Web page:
As a youngster I hated tea. I associated it with being sick. Because any time I had a cold, or an upset stomach, my mother would make me drink tea. Even having ‘high tea’ in London didn’t turn me into a fan. Loved the scones, the clotted cream, the jam, the cucumber sandwiches, the ‘ceremony’, the pomp, the circumstance, the pretty china, the silver, the Dorchester Hotel. But the tea, itself … not so much.
And then, suddenly, about six or so years ago, I developed a fondness for it. Totally out of the blue. Earl Grey, with a squeeze of lemon and a bit of honey. Ginger honey, preferably. So good. It’s gentle. Calming. It feels like a treat. It has the same effect on me as a lovely, warm bath. It leaves me satisfied, glowing, mellow, slightly drowsy, and feeling cosseted.
There’s a genuine sense of well-being in every cup.
In India I became positively addicted to ginger tea. Also masala tea; and even chai. Once you’ve had tea there, you’re never the same. Aside from the taste, which is exquisite, they turn the serving of tea into an event. They offer you tea when you’re checking into hotels and your rooms are not yet ready. They even bring it to you, when you’re shopping in stores. All of a sudden you look up, and there’s someone with a silver tray, filled with small cups. This happens everywhere, even in the tiniest, poorest, little shop. It is a wonderful, welcoming, ritual. A gesture. A thank you. A shared moment when suddenly, strangers become friends.
In one shop we were in, the shopkeeper went so far as to send his young son home, to ask his wife to make tea and bring it to the store. Which, of course she did. Which, of course, she was thrilled to do. I mean that. She was genuinely thrilled. The smile on her face when she arrived, was a sight to behold. Unbelievable. Like that would ever happen here.
In the South we also got to see tea plantations. Mile after mile after mile after mile of lush, green plants. As far as the eye could see.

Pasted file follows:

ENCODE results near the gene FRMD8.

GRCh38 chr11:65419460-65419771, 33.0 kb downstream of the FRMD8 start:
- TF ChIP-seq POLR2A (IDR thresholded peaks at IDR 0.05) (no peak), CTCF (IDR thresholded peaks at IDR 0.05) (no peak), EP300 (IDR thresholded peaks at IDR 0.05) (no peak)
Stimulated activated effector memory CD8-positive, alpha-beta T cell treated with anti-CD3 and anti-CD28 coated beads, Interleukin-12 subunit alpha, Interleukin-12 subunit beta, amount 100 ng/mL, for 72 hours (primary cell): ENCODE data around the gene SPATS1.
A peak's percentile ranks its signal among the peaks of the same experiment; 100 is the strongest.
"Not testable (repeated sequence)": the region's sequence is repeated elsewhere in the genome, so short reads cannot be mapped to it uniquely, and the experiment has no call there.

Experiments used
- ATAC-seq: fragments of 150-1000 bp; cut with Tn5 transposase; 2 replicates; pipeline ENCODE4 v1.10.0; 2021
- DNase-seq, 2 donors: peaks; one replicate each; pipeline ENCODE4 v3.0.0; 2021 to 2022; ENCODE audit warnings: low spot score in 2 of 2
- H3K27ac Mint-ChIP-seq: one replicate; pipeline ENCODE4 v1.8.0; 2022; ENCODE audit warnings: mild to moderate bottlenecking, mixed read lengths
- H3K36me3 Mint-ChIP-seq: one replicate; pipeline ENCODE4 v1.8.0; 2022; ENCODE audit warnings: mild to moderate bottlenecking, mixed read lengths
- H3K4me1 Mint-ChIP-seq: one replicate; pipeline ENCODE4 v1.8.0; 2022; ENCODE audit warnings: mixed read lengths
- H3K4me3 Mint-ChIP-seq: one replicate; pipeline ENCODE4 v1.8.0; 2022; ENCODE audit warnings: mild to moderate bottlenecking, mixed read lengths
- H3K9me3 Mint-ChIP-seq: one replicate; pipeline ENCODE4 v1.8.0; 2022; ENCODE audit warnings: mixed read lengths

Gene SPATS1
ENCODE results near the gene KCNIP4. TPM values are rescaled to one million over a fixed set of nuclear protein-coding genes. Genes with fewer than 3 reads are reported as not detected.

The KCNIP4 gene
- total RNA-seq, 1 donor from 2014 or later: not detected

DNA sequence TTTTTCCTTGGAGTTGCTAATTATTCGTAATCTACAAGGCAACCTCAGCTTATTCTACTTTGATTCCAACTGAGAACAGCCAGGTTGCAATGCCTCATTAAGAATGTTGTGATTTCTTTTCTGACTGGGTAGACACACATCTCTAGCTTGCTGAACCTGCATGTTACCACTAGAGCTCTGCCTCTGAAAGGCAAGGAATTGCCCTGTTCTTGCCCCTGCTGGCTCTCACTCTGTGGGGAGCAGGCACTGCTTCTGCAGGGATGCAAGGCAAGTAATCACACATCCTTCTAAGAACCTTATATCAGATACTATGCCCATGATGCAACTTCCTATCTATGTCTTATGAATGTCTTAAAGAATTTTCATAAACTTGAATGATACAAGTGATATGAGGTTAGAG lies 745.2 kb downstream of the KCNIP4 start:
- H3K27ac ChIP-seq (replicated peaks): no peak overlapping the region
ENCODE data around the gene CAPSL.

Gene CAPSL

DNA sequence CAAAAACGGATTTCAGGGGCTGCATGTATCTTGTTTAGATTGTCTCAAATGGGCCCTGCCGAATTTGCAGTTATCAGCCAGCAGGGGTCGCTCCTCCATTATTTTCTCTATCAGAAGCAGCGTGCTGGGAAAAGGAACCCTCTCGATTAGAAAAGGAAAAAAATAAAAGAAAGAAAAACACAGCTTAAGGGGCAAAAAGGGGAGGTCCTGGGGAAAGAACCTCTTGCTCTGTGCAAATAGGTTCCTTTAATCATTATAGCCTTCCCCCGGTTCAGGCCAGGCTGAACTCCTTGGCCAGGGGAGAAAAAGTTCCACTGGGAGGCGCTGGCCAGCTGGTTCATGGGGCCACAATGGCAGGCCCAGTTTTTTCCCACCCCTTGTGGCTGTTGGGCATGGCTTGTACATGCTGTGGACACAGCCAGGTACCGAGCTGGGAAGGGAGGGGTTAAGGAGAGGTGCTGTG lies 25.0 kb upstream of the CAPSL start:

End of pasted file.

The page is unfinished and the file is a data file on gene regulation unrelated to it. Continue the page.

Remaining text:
Growing tea plants takes a long time — from four to twelve years for a plant to bear seed, and about three years before a new plant is ready for harvesting. The best plants are cultivated at elevations of up to 1,500 m (4,900 feet) above sea level, because they grow more slowly, which results in a better flavour. Not a business for the impatient.
What amazed me the most, though, was the sight of all the women, in their saris, picking the tea plants. In India, women do not get a free ride, let me tell you. There they are, so dainty, so petite, in their beautiful, silk saris, doing heavy manual labour: Driving enormous four-wheelers, digging ditches, building roads, spending hours and hours in the hot, blazing sun, picking plants, stuffing them into heavy sacks they carry on their backs.
Another surprise: I was always under the impression that China exported the most tea. But that’s not true. India leads the world in production. And here’s an interesting little factoid you may also not have known: The best quality tea is not exported. So despite what our ads might say, in India they wouldn’t drink what we drink. It’s not good enough. And now that I’ve tasted the tea over there, I know it to be true. There is a dramatic difference in taste.
We also went to a factory, to see how the tea is processed. First the leaves are spread out on shelves, to dry. Next they’re put through rolling machines, to press out the juice. Then they go to a special fermenting room and, finally, they’re put in an oven, for drying. Between the time it takes for the plants to get to the stage where they can be picked, and then the actual processing, it’s a wonder that a cup of tea doesn’t cost a lot more money, than it does.
But I still haven’t had my fill. So my next trip to India (whenever that is), will also include a tea experience.
First, I must go to Darjeeling, known the world over for the quality of its black teas. I have a very romantic notion of Darjeeling, and its history. The Darjeeling Himalayan Railway, which is a UNESCO World Heritage Site, has one of the few steam locomotives still in service in India. As for the tea there, it is light-coloured when brewed, with a very floral aroma. Different from what I had in the South.
Tea aside, I’d also like to visit Shimla, in the state of Himachal Pradesh, in the north-western ranges of the Himalayas. It’s well-known as a hub for India’s tourism sector; and it also ranks among the top 10 preferred entrepreneurial locations in the country. On this same trip, I’d also go to Rishikesh, one of the most beautiful, most spiritual places on earth. Known as The Gateway to the Himalayas, the sacred river, Ganges, leaves the Shivalik mountains in the Himalayas, flows through Rishikesh and out into the plains of Northern India. It’s also been nicknamed the world capital of Yoga.
Sounds heavenly to me. And here I am. Once ambivalent (at best), it now appears that I can’t get enough of tea. So much so, I’m prepared to travel half way around the world for more. There seems to be no question about it.
Tea is definitely in my future. And I know this, without even having to read the leaves left in the bottom of my cup.